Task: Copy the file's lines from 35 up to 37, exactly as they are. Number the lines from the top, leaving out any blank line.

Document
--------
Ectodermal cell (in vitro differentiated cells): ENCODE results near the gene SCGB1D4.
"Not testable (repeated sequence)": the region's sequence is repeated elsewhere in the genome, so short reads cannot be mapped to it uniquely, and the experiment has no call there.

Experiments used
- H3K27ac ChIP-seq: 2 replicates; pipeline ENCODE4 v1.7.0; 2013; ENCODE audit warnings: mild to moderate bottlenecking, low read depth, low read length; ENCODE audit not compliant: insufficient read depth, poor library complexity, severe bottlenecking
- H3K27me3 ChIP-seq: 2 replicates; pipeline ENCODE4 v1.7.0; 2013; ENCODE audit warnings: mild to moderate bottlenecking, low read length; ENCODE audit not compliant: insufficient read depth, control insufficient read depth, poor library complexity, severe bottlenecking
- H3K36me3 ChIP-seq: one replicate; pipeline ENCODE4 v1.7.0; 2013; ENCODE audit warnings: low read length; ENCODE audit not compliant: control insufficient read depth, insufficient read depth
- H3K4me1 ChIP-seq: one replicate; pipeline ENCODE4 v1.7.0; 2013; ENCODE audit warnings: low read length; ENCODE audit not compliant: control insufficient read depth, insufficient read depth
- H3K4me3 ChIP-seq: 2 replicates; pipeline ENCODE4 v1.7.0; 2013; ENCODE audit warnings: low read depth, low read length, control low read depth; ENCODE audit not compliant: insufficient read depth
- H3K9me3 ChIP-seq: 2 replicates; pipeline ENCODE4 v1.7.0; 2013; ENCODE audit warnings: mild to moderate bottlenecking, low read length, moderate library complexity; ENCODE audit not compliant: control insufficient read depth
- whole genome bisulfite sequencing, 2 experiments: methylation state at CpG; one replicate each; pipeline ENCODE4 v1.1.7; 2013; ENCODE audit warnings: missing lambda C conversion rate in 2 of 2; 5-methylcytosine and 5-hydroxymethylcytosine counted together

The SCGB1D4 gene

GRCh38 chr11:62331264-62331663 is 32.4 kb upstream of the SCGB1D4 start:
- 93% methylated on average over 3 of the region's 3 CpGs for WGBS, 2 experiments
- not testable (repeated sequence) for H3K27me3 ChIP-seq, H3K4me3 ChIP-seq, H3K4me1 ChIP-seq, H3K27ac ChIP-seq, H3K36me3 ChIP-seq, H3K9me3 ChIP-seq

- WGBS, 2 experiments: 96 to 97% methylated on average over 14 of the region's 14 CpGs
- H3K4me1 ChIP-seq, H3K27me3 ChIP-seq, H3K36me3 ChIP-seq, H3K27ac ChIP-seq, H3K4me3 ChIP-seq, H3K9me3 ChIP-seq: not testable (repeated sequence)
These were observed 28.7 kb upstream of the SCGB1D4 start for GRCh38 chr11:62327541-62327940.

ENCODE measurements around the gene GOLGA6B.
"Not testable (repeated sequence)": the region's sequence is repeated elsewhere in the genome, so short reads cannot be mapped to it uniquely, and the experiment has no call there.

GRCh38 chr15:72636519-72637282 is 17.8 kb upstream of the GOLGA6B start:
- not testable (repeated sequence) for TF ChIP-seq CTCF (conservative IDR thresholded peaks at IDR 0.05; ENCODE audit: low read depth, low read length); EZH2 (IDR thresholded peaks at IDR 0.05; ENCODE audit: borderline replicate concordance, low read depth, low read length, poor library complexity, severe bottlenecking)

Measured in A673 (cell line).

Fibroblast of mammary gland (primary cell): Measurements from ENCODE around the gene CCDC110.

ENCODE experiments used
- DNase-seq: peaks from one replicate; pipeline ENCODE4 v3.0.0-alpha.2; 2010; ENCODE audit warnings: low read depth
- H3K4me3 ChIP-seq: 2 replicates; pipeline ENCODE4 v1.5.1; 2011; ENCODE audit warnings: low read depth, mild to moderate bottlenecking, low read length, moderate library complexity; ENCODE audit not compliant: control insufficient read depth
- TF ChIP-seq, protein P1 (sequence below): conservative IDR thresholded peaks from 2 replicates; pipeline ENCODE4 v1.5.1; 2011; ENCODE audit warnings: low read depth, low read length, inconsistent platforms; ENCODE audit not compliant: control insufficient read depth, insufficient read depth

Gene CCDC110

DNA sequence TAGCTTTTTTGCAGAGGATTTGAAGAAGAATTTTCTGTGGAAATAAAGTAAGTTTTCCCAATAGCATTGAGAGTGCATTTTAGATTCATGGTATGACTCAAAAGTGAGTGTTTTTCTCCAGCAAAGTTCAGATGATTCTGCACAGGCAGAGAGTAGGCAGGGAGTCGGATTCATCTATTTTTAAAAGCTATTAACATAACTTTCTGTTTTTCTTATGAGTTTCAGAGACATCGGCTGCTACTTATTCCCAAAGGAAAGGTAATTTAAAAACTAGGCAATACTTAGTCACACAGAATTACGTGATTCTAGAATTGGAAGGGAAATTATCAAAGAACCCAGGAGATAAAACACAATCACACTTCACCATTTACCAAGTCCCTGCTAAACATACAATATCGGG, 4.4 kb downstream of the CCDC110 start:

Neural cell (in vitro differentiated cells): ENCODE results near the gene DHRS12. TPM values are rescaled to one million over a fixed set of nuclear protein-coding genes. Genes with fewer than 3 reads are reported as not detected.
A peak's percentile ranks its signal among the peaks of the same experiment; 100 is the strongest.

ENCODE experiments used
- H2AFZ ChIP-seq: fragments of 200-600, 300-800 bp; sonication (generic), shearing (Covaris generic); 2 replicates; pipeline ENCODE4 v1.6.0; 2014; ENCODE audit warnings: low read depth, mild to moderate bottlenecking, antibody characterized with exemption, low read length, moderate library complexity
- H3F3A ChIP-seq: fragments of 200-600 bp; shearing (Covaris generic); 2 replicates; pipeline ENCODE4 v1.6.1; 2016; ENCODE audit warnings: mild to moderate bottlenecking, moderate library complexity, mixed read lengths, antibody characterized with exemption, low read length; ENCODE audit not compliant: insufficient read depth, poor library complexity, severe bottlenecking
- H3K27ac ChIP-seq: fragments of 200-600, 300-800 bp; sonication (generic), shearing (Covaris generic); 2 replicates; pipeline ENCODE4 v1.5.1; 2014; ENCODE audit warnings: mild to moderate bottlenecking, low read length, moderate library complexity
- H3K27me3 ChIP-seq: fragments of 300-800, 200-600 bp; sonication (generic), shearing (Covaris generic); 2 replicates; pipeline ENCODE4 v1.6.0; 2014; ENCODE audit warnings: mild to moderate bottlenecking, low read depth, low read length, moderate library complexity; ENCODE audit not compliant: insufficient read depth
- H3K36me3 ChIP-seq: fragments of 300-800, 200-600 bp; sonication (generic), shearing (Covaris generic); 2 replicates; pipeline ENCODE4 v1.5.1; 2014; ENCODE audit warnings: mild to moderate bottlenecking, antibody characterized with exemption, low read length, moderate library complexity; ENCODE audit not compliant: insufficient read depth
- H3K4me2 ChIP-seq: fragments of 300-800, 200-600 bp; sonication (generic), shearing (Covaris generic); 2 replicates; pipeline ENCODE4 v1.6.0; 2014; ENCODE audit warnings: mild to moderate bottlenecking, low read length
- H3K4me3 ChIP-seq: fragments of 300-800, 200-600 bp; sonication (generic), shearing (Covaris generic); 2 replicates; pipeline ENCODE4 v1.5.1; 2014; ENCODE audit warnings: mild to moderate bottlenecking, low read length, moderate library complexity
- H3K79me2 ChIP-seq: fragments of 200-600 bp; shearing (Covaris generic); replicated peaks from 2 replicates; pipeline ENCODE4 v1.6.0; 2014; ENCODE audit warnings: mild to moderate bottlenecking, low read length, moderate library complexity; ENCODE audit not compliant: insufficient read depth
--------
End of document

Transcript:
- H3K27ac ChIP-seq: fragments of 200-600, 300-800 bp; sonication (generic), shearing (Covaris generic); 2 replicates; pipeline ENCODE4 v1.5.1; 2014; ENCODE audit warnings: mild to moderate bottlenecking, low read length, moderate library complexity
- H3K27me3 ChIP-seq: fragments of 300-800, 200-600 bp; sonication (generic), shearing (Covaris generic); 2 replicates; pipeline ENCODE4 v1.6.0; 2014; ENCODE audit warnings: mild to moderate bottlenecking, low read depth, low read length, moderate library complexity; ENCODE audit not compliant: insufficient read depth
- H3K36me3 ChIP-seq: fragments of 300-800, 200-600 bp; sonication (generic), shearing (Covaris generic); 2 replicates; pipeline ENCODE4 v1.5.1; 2014; ENCODE audit warnings: mild to moderate bottlenecking, antibody characterized with exemption, low read length, moderate library complexity; ENCODE audit not compliant: insufficient read depth